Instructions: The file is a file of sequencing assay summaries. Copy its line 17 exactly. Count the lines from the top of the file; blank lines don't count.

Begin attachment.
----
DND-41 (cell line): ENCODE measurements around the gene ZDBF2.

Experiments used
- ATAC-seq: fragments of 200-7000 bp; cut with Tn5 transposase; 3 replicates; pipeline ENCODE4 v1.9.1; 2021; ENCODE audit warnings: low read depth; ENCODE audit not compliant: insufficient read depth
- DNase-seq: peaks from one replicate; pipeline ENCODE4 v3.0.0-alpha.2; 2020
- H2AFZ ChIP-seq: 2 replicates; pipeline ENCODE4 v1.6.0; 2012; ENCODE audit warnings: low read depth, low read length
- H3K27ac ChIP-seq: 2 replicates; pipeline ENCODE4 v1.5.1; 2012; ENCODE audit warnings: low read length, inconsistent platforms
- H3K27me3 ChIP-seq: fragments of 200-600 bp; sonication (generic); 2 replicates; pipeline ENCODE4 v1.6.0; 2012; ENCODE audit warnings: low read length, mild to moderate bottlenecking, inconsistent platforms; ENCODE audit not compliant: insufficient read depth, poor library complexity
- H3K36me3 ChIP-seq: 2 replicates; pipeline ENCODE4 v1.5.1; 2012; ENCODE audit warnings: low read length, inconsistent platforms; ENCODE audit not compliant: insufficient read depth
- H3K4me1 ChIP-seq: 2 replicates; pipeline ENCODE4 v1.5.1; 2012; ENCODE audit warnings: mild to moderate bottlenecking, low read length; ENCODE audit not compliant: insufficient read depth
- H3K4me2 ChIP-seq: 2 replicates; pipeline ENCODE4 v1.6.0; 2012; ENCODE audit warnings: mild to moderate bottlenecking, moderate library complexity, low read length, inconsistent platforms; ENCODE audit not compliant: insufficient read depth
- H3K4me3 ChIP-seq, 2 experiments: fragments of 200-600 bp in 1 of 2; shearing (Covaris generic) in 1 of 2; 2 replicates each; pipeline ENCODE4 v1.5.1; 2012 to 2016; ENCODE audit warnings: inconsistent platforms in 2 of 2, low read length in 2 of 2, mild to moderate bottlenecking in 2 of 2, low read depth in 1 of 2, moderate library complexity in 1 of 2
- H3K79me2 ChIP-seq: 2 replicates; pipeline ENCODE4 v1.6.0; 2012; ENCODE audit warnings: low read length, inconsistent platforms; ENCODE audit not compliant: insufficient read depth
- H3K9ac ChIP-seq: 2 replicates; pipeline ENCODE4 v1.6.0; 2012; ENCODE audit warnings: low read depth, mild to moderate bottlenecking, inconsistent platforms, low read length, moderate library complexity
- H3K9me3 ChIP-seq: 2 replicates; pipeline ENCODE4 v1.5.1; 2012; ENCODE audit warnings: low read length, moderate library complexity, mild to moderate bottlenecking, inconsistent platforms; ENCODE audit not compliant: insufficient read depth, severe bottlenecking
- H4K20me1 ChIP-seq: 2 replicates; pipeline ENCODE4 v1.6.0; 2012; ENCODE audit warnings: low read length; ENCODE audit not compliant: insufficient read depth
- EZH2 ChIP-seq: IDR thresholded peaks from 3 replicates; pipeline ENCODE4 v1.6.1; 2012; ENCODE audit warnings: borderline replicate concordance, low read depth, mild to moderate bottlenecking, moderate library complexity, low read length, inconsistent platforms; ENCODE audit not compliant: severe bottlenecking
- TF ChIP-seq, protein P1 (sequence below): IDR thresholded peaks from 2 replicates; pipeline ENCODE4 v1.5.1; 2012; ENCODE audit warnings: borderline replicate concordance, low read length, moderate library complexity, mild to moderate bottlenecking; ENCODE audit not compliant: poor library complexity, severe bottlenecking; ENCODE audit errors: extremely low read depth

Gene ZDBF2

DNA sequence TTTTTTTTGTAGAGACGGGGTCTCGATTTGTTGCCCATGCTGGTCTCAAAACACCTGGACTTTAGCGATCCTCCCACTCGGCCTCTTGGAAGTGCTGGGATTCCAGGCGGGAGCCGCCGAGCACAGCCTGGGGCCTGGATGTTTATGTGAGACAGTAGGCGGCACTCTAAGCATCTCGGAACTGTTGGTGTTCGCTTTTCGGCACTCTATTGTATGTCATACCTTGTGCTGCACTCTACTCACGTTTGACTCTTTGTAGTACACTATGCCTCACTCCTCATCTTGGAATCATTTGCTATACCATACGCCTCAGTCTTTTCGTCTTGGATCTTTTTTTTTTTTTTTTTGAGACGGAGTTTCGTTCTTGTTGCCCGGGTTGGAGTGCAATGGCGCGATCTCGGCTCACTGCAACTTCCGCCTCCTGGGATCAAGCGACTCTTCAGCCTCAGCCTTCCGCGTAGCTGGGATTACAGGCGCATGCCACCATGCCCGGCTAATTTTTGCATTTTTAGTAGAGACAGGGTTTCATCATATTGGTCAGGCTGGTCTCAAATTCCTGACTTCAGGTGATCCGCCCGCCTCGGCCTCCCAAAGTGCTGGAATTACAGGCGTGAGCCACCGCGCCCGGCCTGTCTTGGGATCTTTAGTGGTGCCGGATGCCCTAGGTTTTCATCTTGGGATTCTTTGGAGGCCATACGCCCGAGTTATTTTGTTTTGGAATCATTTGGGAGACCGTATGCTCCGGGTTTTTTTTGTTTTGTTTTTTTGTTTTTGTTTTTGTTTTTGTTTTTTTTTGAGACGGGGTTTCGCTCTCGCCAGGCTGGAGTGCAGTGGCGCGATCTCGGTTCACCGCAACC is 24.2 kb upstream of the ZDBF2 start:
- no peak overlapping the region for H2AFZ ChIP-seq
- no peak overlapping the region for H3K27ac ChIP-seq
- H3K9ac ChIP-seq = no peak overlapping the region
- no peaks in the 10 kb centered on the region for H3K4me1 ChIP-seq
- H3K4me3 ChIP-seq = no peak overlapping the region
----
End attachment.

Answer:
- TF ChIP-seq, protein P1 (sequence below): IDR thresholded peaks from 2 replicates; pipeline ENCODE4 v1.5.1; 2012; ENCODE audit warnings: borderline replicate concordance, low read length, moderate library complexity, mild to moderate bottlenecking; ENCODE audit not compliant: poor library complexity, severe bottlenecking; ENCODE audit errors: extremely low read depth